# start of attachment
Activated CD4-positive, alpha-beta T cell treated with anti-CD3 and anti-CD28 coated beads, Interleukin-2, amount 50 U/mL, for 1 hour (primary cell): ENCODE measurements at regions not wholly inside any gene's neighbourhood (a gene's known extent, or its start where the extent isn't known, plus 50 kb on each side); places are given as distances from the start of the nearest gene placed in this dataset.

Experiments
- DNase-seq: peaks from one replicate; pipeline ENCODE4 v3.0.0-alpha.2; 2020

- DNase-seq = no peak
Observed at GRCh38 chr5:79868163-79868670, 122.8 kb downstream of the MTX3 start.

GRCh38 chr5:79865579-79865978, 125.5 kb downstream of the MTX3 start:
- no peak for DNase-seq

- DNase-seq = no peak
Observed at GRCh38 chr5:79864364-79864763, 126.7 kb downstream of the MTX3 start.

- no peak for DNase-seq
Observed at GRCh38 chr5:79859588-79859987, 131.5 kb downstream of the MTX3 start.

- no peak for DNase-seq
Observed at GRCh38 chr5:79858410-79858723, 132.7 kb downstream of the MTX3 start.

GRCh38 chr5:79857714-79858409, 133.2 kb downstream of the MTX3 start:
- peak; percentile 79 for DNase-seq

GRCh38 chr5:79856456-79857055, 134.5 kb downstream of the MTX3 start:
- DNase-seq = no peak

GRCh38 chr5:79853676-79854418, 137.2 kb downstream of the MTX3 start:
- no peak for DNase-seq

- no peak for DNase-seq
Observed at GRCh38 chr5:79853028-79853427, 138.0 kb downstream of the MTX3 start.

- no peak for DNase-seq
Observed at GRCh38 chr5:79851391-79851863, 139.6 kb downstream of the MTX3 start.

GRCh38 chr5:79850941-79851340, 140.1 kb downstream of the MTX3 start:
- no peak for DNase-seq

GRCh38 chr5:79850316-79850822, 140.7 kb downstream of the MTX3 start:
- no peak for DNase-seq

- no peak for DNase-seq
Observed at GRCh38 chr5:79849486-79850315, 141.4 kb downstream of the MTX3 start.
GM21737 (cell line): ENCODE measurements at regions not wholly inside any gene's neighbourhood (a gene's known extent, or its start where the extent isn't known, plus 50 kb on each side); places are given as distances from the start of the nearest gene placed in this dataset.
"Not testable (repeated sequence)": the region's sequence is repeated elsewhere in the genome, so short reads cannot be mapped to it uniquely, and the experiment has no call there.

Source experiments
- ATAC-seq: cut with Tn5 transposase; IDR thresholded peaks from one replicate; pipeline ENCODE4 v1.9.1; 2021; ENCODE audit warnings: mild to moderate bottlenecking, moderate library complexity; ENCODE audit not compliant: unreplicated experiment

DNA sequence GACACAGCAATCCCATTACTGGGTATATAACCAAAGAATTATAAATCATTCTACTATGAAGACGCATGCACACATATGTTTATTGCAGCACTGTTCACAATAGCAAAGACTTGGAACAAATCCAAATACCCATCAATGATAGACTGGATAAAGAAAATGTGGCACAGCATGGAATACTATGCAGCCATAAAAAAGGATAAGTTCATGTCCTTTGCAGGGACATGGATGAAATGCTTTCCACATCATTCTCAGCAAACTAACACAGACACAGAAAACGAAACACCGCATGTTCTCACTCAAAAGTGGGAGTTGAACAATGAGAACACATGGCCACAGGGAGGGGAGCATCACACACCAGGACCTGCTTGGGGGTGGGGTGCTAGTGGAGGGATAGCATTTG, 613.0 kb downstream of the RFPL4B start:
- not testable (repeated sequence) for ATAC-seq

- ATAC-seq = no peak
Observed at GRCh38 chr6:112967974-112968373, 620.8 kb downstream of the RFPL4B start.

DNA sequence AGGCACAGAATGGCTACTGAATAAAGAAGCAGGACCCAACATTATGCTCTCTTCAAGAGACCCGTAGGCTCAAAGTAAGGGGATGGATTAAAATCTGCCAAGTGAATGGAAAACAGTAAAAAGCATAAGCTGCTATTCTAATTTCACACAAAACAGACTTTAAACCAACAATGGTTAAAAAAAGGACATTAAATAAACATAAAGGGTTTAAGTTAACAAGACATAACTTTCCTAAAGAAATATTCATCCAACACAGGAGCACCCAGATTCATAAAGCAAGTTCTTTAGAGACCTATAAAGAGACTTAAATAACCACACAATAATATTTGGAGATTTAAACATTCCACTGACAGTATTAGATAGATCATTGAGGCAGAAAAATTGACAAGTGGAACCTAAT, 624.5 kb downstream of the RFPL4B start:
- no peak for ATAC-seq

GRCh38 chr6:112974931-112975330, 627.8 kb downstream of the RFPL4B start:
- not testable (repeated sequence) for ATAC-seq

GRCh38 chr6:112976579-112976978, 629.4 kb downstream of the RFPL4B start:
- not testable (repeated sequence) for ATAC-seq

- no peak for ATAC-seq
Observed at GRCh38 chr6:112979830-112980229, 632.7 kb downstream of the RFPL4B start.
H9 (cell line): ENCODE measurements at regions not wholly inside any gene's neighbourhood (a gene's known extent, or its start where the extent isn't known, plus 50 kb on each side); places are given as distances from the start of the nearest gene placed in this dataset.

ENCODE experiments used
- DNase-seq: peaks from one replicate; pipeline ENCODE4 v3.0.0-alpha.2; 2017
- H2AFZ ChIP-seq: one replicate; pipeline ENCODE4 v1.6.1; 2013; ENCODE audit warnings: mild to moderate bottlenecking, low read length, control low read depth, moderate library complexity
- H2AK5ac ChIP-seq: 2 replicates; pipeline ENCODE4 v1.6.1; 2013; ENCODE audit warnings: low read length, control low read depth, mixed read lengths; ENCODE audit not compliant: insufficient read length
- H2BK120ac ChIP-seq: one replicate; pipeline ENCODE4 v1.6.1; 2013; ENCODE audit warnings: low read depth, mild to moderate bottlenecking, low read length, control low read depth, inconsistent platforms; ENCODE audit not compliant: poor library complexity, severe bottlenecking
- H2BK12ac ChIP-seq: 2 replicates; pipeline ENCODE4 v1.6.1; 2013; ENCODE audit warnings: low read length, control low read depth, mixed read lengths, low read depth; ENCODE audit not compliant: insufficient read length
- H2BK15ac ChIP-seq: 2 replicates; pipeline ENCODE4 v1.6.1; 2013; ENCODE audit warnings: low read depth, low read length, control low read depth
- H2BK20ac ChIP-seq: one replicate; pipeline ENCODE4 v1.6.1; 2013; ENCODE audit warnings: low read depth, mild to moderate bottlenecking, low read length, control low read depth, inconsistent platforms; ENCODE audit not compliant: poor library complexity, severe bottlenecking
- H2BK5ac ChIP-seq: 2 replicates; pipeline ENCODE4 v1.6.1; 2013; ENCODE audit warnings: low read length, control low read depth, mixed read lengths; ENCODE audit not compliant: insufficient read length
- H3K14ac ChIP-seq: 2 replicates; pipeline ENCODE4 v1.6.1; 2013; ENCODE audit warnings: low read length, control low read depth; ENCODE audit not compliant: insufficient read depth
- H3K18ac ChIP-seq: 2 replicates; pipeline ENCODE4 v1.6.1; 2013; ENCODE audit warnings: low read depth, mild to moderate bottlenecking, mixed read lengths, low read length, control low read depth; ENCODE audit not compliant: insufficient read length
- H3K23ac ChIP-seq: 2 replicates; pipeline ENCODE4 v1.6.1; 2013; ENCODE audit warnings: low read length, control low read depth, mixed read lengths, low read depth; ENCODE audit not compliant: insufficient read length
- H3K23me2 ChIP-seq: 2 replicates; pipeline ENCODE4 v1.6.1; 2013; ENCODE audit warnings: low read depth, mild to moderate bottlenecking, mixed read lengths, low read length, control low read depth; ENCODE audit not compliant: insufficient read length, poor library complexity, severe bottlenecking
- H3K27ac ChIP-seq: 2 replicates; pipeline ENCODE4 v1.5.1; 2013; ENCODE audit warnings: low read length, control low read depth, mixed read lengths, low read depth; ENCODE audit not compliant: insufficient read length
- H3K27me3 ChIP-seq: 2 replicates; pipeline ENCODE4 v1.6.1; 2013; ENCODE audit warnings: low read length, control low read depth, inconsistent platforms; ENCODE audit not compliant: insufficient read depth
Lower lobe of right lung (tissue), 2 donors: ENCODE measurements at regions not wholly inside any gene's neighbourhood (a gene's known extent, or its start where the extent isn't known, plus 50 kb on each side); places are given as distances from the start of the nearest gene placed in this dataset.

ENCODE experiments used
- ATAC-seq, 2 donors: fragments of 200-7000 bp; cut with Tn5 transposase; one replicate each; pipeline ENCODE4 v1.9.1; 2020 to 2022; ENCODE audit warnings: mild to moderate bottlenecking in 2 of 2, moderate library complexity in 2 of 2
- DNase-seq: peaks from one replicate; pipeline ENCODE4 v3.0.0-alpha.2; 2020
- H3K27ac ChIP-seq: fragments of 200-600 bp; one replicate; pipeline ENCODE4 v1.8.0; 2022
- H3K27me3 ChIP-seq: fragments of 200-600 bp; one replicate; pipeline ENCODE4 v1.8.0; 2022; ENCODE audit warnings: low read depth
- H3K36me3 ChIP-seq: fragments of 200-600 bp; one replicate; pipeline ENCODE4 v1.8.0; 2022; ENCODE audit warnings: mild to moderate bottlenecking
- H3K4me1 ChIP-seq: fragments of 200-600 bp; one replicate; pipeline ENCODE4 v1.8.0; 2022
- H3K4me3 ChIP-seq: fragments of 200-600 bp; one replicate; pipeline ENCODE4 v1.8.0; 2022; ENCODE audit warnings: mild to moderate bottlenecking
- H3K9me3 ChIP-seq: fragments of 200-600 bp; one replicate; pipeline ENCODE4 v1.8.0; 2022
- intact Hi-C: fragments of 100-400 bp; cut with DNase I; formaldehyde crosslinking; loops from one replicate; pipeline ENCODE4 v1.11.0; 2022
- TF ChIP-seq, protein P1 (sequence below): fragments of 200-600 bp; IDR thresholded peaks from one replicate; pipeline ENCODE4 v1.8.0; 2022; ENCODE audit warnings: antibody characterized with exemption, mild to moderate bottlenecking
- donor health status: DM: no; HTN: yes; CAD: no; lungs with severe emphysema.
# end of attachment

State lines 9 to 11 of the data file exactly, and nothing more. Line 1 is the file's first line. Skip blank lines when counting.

Observed at GRCh38 chr5:79864364-79864763, 126.7 kb downstream of the MTX3 start.

- no peak for DNase-seq
Observed at GRCh38 chr5:79859588-79859987, 131.5 kb downstream of the MTX3 start.